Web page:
BURGETTSTOWN ― The celestial voice of Lana Del Rey enthralled a sold-out crowd of 22,000 Tuesday at The Pavilion at Star Lake.
Fans traveled from as far as Toronto, Chicago and Detroit to stand together on a splendid moon-lit, summer-like night, absorbing Del Rey’s slow, serene melodies, edgy lyrics and blurred-genre artistry.
The set launched with lovely piano twinklings as Del Rey, in a boho-western dress and black knee-high boots, took the stage to eardrum-rattling cheers.
She started with “Norman Rockwell,” her chart-topping, Grammy-nominated title track to 2019’s universally lauded album. Yeah, there’s another word in the middle of that song/album title, but it’s not a word printed in newspapers.
“Arcadia” followed, likewise with stark, indie-folk instrumentation, allowing the spotlight to remain on Del Rey’s pretty voice.
Three female backup singers supplied a chorus-of-angels element when necessary. Though, the rich, wide-ranged and emotional but well-measured singing of Del Rey was the shining star, transitioning effortlessly to songs that brought more of a dream-pop wistfulness or a selection like “A&W” solidified by hip-hop beats.
Several songs in, Del Rey’s bandmates emerged more. A drummer wielded mallets to add to the atmospheric mix, reaching a breathtaking swelling crescendo on “Chemtrails Over The Country Club.”
A table adorned with a long, lit candle and picture frame stood at one corner of the stage, giving Del Rey a prop to sit at for one song. An antique-looking, floor-length oval mirror stood at the opposite corner.
Six backup dancers regularly added interpretative moves. They danced with candelabras, swung gracefully over the front-row pit on wooden swings, and sprinted somewhat chaotically with worried looks that symbolized the instinct to flee during “Ultraviolence,” a song about an aggressive, potentially abusive relationship.
Joined by three male dancers, they even did some tandem country-western steps amid a two-song suite where Del Rey resplendently covered Tammy Wynette’s “Stand By Your Man.”
Many audience members wore outfits inspired by Del Rey’s aesthetic, including long white dresses and hair garlands. They sang along to choruses with a facial concentration suggesting much more than rote memorization, but full-on relating to the sensitive and passionate feelings the singer conveyed.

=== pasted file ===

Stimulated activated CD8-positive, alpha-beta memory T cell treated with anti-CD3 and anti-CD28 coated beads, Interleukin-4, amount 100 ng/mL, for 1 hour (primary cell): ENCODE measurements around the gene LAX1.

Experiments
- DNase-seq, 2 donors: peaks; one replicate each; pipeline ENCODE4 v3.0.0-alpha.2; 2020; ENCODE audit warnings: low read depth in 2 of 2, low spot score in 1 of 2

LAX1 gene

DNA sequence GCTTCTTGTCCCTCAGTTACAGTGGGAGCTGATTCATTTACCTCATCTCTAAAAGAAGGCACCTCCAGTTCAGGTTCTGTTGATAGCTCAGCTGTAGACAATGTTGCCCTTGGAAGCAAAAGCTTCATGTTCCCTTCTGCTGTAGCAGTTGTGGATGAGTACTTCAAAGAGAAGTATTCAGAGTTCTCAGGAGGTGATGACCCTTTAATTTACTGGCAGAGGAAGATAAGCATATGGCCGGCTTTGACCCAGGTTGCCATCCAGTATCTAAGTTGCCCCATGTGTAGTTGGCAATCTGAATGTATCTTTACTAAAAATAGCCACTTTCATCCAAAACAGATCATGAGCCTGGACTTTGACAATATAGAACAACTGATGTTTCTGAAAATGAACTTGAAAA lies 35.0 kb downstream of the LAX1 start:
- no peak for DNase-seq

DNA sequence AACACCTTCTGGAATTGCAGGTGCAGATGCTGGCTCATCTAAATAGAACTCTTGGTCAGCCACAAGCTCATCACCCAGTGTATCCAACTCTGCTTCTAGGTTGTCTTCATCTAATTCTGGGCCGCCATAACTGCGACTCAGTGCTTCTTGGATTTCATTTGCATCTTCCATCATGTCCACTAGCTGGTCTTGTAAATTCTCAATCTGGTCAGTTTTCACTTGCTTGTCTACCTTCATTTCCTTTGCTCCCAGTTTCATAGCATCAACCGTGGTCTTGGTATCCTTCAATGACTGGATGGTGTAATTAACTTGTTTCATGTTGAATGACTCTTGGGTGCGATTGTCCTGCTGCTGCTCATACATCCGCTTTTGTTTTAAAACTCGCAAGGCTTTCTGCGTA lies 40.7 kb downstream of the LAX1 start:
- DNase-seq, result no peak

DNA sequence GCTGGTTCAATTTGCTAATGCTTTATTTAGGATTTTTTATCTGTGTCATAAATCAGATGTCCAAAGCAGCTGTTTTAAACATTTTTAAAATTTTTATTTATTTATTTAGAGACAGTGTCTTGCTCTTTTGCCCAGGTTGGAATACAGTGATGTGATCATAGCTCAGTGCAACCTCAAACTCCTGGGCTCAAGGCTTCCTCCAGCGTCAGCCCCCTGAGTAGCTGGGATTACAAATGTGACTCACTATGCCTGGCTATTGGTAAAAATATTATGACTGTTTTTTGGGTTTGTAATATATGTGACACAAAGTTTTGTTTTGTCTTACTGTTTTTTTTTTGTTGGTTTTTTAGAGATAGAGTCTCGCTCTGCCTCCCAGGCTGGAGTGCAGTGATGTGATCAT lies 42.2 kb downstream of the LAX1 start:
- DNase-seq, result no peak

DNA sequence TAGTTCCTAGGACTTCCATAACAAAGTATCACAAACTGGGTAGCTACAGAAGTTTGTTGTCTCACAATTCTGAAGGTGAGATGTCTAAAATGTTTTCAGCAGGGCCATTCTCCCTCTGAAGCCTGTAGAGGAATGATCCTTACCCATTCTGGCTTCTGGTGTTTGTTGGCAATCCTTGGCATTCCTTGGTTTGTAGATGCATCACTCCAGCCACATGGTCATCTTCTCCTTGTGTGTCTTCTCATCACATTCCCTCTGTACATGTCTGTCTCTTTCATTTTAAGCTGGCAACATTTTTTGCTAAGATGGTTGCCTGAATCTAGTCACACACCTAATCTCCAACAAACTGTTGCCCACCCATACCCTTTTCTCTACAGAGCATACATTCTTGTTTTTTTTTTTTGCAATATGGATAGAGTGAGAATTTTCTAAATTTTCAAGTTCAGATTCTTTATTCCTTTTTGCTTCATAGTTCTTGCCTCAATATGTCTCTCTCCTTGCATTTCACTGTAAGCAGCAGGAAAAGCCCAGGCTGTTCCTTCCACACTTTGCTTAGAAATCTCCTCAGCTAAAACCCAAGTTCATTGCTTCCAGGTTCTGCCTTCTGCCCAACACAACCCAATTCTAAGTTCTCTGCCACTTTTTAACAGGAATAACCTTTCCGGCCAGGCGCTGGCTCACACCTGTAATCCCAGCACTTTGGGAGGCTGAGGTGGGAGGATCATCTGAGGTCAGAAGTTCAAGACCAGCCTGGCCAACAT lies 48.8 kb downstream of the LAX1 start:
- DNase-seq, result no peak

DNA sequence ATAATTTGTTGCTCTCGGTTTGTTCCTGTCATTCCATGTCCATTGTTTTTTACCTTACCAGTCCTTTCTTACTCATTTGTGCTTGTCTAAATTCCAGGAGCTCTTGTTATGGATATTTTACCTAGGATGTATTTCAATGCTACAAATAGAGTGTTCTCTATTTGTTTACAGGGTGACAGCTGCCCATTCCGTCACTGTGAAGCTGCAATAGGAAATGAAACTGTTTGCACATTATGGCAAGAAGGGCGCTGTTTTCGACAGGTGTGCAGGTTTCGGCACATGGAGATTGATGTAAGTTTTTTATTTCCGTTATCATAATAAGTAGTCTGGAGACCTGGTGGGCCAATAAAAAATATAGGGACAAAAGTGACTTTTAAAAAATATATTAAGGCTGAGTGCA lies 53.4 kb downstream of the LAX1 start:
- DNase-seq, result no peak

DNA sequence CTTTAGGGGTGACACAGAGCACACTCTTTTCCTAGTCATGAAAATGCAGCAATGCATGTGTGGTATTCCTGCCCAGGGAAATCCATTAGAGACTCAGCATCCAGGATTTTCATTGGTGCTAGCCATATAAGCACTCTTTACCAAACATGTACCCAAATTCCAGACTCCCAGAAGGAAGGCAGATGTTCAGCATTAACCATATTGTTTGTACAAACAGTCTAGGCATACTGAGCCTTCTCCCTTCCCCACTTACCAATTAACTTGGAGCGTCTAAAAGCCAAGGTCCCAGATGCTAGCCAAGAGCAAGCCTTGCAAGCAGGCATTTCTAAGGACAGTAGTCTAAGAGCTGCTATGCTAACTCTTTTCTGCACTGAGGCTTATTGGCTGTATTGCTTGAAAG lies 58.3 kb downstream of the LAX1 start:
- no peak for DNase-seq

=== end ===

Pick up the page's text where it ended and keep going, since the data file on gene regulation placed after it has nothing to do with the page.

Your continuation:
Del Rey flashed ample smiles throughout, including a moment during the John Denver/”Rocky Mountain High” reference of “The Grants,” which started with heavenly a cappella singing by the 38-year-old headliner and her backup vocalists.
Del Rey took her turn on the wooden swings, gliding above spectators for “Video Games.”
Before the set-closing, cinematic “Did You Know That There’s a Tunnel Under Ocean Boulevard,” she gave a lengthy thank you speech that sounded unrehearsed and heartfelt.
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She wished love and self-acceptance for everyone, and acknowledged on this next-to-the-last night of her tour that she doesn’t often venture our way and hoped there’d be a return visit sometime in the future.
It would be hard for her to top Tuesday’s effort, but let’s hope that happens.
Making the night extra special was the marvelous warmup set from alt-country artist Nikki Lane.
Her twangy, up-tempo tunes energized the amphitheater.
Like her headlining set last December at Thunderbird Music Hall, Lane also charmed with her personality, noting she’s made a living singing about ex’s, but every once in awhile she writes a happy love song, as on “Send The Sun.”
But she ended with her bread-and-butter, declaring she’d never again depend on a man for material or spiritual fulfillment, as she sang the empowering and catchy “Denim & Diamonds.”
Lane made a lot of new fans in Burgettstown.
Scott Tady is entertainment editor at The Times and easy to reach at firstname.lastname@example.org